Key Takeaway: The defendant successfully moved to dismiss an excessive fees lawsuit where the plaintiffs had failed to plead sufficient facts to demonstrate that the comparators that the plaintiffs chose for the plan’s investments were appropriate comparators for those investments.
On January 21, 2021, the Northern District of California granted, with leave to amend, Intel’s motion to dismiss a complaint challenging the investment options made available to two Intel defined contribution plans. This is the latest development in a case that has already been heard by the Supreme Court. In 2020, the Supreme Court affirmed the Ninth Circuit’s decision overruling the district court’s grant of summary judgment, ruling that the case was not time-barred under ERISA’s statute of limitations and remanding the case to the district court to evaluate other arguments raised by Intel in its motion to dismiss. Plaintiffs in the case are former employees of Intel who participated in the two plans at issue. They principally alleged that the defendants breached ERISA’s duty of loyalty and prudence in selecting, monitoring, and managing the investments made available in the plans, which the plaintiffs had alleged improperly included target date portfolios that invested in significant amounts in hedge funds and private equity investments, along with other ancillary or derivative claims. Plaintiffs filed an amended complaint on March 22, 2021.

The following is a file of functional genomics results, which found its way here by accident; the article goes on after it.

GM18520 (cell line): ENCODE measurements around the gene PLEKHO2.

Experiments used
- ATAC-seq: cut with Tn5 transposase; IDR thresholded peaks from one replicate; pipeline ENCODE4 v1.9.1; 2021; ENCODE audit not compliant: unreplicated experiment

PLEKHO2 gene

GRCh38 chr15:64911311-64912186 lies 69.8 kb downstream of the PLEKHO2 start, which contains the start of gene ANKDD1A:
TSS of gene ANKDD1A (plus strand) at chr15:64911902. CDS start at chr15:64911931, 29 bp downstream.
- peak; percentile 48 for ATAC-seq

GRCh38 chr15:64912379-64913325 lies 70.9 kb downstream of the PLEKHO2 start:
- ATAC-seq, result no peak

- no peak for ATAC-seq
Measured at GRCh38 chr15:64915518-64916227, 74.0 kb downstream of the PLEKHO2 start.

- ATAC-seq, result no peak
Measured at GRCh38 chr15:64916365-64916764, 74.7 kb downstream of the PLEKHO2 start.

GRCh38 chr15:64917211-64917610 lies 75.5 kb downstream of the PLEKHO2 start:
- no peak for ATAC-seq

The district court found that the plaintiffs’ claims failed because the plaintiffs did not plead sufficient factual allegations to establish that the plaintiffs had compared the at-issue funds to appropriate benchmarks. For example, although the plaintiffs alleged that the funds in the Intel plans had poor performance or high fees compared to investments identified by the plaintiffs as alternative investments, the court found these allegations deficient where the plaintiffs had failed to provide adequate information to support their argument that the comparators chosen were adequate benchmarks for the at-issue funds. In addition, the district court rejected the plaintiffs’ arguments that it was imprudent or disloyal for Intel to offer investment options not commonly made available in 401(k) plans, ruling that ERISA does not require fiduciaries to all make the same decisions. Finally, the district court rejected the plaintiffs’ arguments of disloyal or self-interested conduct as conclusory.
This case is Sulyma v. Intel Corp. Inv. Policy Comm., No. 19-4618, in the Northern District of California. The decision is available here.